Congresswoman Waters Recognizes Domestic Violence Awareness Month
Below is Congresswoman Maxine Waters' statement regarding Domestic Violence Awareness Month:
"I am proud to unite with the millions of victims, families and advocates worldwide in bringing about awareness to the immeasurable issues surrounding domestic violence in our communities. The month of October gives us an opportunity to dispel the innumerable misconceptions and educate our community on the issues that surround domestic violence. Nearly three out of four, that's 74 percent, of Americans know someone personally who is or has been a victim of domestic violence. Domestic Violence Awareness Month is an opportunity for us to be clear that domestic violence is not poor anger management. Domestic violence is a pattern of abusive behaviors that is used by one partner in the relationship, heterosexual or same-sex, to gain or maintain power and control over the other partner. Domestic violence is all-encompassing and too often a life-threatening crime affecting millions of individuals across our nation regardless of age, gender, socio-economic status, race or religion.
Below are some startling statistics that only further prove the importance of bringing awareness to this issue:
- Every nine seconds a woman is beaten by her intimate partner and one in four women will experience domestic violence in her lifetime.
- Between 600,000 and 6 million women and 100,000 and 6 million men are victims of domestic violence each year.
- Approximately one in five female high school students reports being physically and/or sexually abused by a dating partner and 40 percent of girls age 14 to 17 reports knowing someone their age that has been hit or beaten by a boyfriend.
- Studies show that 3.3 to 10 million children witness some form of domestic violence annually.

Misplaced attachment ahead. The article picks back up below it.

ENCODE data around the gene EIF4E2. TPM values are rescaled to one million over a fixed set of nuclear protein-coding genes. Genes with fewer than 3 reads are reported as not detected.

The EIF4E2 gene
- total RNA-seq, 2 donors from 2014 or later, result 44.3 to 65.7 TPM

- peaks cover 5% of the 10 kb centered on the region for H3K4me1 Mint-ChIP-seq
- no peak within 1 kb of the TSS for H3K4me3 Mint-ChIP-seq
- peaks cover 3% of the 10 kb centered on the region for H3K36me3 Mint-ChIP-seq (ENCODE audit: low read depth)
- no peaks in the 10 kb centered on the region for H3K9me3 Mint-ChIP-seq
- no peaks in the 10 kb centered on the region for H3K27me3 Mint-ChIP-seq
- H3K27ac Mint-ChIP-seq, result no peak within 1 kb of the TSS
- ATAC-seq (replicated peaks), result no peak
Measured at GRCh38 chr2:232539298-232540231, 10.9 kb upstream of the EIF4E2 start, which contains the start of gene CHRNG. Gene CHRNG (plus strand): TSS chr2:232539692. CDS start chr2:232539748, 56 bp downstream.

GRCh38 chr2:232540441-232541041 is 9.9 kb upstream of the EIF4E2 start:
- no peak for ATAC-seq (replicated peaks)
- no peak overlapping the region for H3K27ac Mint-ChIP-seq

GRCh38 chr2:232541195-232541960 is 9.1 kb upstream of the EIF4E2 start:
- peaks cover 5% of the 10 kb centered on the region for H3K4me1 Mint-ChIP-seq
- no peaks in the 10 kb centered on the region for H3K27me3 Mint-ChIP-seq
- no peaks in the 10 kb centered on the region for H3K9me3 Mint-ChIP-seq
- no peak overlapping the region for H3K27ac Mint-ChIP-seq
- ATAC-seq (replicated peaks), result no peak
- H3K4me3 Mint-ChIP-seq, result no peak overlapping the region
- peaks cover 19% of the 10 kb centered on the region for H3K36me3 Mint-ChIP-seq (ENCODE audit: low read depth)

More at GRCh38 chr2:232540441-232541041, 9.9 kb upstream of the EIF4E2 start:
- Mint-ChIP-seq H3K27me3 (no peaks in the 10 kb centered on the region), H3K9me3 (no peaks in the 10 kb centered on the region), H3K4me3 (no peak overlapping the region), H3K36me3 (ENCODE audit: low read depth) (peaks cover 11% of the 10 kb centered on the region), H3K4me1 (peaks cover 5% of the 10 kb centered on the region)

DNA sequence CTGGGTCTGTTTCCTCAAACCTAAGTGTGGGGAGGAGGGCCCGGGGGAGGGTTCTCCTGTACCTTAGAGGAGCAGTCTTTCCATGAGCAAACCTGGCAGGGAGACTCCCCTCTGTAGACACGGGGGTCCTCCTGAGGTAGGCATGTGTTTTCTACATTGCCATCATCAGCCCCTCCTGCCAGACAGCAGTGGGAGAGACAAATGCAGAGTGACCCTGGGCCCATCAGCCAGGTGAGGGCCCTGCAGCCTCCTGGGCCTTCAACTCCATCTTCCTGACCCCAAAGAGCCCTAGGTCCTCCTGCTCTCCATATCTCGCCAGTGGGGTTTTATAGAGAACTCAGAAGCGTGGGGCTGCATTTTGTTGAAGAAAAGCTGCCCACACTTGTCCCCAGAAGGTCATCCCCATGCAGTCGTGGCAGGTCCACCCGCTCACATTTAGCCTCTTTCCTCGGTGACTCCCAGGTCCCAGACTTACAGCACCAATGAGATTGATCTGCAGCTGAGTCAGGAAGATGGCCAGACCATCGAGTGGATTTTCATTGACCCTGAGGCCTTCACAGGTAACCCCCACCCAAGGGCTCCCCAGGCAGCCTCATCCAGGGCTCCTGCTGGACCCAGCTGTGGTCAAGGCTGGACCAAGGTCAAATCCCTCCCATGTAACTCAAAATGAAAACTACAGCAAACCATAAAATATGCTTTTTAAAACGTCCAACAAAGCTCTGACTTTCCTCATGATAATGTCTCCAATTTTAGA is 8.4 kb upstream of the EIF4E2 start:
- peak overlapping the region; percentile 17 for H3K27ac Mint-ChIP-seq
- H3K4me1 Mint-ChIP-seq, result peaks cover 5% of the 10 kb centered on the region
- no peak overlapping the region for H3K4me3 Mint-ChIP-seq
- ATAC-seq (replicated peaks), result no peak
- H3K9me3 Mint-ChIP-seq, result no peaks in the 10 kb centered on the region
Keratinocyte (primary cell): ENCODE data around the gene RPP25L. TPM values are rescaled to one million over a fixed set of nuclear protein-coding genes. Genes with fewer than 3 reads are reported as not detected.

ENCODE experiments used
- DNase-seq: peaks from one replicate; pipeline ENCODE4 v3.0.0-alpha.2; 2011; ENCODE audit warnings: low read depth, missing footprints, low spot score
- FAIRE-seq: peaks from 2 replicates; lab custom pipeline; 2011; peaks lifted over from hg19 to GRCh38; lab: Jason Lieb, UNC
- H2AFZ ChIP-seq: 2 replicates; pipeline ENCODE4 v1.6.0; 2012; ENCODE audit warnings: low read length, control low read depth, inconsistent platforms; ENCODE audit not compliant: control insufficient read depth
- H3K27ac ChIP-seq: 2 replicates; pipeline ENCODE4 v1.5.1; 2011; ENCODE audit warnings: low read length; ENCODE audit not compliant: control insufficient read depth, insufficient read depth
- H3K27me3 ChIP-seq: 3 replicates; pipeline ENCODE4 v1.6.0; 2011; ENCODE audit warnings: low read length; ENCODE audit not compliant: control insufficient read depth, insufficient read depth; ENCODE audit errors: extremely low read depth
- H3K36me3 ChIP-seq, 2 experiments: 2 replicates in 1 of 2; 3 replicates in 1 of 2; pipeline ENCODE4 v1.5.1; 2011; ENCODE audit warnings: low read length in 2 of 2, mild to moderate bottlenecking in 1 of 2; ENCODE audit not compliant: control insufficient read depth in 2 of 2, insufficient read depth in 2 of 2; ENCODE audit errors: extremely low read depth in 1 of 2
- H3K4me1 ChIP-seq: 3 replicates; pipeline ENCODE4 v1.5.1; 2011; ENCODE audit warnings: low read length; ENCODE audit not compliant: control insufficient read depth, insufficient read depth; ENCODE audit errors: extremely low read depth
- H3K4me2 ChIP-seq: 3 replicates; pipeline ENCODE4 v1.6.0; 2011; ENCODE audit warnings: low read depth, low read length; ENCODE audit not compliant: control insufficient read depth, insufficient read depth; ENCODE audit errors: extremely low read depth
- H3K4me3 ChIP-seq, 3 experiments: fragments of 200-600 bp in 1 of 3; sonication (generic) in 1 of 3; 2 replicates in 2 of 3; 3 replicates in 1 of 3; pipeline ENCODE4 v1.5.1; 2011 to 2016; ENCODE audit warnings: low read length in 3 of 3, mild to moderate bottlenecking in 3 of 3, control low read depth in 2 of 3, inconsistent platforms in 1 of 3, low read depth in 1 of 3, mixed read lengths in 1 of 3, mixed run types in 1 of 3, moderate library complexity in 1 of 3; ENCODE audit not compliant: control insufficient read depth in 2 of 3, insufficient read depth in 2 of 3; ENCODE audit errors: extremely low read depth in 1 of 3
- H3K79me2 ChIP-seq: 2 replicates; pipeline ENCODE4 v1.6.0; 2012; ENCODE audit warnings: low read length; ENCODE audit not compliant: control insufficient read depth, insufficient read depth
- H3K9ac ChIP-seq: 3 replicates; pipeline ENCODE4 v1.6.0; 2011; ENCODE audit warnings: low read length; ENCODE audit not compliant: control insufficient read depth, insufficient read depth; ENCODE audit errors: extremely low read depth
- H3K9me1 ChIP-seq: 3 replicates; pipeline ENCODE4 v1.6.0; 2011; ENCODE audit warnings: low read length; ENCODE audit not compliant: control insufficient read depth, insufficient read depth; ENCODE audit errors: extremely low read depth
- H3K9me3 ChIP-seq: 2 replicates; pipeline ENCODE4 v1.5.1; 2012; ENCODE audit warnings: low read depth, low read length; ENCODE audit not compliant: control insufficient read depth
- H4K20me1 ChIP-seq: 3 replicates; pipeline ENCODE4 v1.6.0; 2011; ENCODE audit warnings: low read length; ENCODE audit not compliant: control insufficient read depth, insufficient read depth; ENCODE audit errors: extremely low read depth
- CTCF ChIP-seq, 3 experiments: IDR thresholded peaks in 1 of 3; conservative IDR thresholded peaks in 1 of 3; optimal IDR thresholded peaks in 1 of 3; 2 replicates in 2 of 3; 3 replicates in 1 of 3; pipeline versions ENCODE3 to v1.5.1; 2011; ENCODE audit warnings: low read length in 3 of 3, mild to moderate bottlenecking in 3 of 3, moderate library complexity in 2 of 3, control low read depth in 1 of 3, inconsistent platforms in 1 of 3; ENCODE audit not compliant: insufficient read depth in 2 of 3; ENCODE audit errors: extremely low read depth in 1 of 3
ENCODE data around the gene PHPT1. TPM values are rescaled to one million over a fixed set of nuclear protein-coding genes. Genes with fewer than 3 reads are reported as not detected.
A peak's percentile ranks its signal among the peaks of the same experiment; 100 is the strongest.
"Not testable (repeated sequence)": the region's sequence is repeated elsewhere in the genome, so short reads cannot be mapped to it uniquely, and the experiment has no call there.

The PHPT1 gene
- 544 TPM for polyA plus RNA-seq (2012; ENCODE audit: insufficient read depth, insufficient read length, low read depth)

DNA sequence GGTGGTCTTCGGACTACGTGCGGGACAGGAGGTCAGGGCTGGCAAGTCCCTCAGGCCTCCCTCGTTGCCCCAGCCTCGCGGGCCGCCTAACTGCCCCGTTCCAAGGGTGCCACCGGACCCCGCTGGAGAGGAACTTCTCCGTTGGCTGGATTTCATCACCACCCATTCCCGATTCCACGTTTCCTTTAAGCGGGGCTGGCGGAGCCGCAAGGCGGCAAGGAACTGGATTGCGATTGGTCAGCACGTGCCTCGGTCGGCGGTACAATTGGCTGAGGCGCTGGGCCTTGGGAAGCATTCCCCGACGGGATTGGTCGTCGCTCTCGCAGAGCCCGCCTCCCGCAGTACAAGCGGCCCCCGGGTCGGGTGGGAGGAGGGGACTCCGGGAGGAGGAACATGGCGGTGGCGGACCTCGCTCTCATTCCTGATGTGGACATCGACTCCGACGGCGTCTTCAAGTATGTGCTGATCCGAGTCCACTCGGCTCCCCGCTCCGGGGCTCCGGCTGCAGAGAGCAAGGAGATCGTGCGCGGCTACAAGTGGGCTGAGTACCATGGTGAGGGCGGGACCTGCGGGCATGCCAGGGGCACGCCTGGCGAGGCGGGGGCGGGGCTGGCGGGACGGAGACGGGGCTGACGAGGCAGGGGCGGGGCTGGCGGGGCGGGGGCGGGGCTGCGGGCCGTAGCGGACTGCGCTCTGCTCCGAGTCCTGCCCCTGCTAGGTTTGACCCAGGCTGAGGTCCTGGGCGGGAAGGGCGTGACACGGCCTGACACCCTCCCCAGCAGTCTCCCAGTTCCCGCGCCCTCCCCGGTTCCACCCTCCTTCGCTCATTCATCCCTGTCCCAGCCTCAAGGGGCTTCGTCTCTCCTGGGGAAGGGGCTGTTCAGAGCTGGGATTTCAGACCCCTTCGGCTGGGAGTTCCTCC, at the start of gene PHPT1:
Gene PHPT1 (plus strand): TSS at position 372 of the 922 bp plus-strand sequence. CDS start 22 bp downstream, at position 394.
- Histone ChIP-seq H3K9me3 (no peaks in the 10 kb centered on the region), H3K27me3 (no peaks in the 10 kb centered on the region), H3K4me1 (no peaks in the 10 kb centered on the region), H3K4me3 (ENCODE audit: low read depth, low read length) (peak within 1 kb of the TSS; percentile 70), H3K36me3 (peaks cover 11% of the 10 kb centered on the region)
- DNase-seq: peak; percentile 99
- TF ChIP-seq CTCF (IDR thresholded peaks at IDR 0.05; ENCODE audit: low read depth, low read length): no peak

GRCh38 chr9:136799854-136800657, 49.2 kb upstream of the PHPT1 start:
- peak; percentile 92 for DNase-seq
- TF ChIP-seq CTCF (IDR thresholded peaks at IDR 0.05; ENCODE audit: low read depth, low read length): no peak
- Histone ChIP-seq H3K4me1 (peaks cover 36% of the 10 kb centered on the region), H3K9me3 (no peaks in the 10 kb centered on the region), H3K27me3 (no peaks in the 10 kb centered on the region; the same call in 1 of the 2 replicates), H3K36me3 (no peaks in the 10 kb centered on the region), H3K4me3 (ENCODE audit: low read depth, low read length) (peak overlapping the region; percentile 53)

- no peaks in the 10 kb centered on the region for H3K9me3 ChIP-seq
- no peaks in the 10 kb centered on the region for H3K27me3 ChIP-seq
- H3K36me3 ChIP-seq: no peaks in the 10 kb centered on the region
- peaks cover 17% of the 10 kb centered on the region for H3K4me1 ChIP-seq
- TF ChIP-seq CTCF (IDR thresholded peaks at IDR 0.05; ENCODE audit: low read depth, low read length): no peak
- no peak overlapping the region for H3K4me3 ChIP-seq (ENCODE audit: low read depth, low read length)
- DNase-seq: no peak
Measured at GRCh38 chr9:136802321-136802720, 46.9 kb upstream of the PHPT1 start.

- Boys who witness such violence are more likely to grow up to perpetuate this violence against their partner and girls are more likely to become the victims of such violence.
It is troubling to know that only a mere thirty years ago, a victim of domestic violence could be battered at home and there were little to no criminal action taken or resources available. Although we have made a great deal of progress since then, there is still much to do in the crusade to decrease domestic violence crimes in our communities. As the pressure from the economic downturn continues to affect families, many victims still suffer in silence and for many others who do come forward there are simply just not enough resources available. National Domestic Violence Awareness Month serves as an opportunity for us to make our commitment to ensuring victims and their families are safe and hold perpetrators accountable for their actions evident. Nearly 2.2 million people called a domestic violence crisis or hot lines to escape crisis situations, seek advice, or assist someone they thought might be victims. Let us continue to work together to change laws and policies that undervalue the effects on women and girls and put the blame where it belongs — on the abuser. Let us continue to work even harder at educating others on recognizing the signs of domestic violence, how to help their friends and family and work with our youth early on to prevent the perpetuation of this abuse within our communities. This October, let us rededicate ourselves to doing all we can to assist those who are affected by domestic violence and continue our never-ending work towards ending this pandemic within our communities."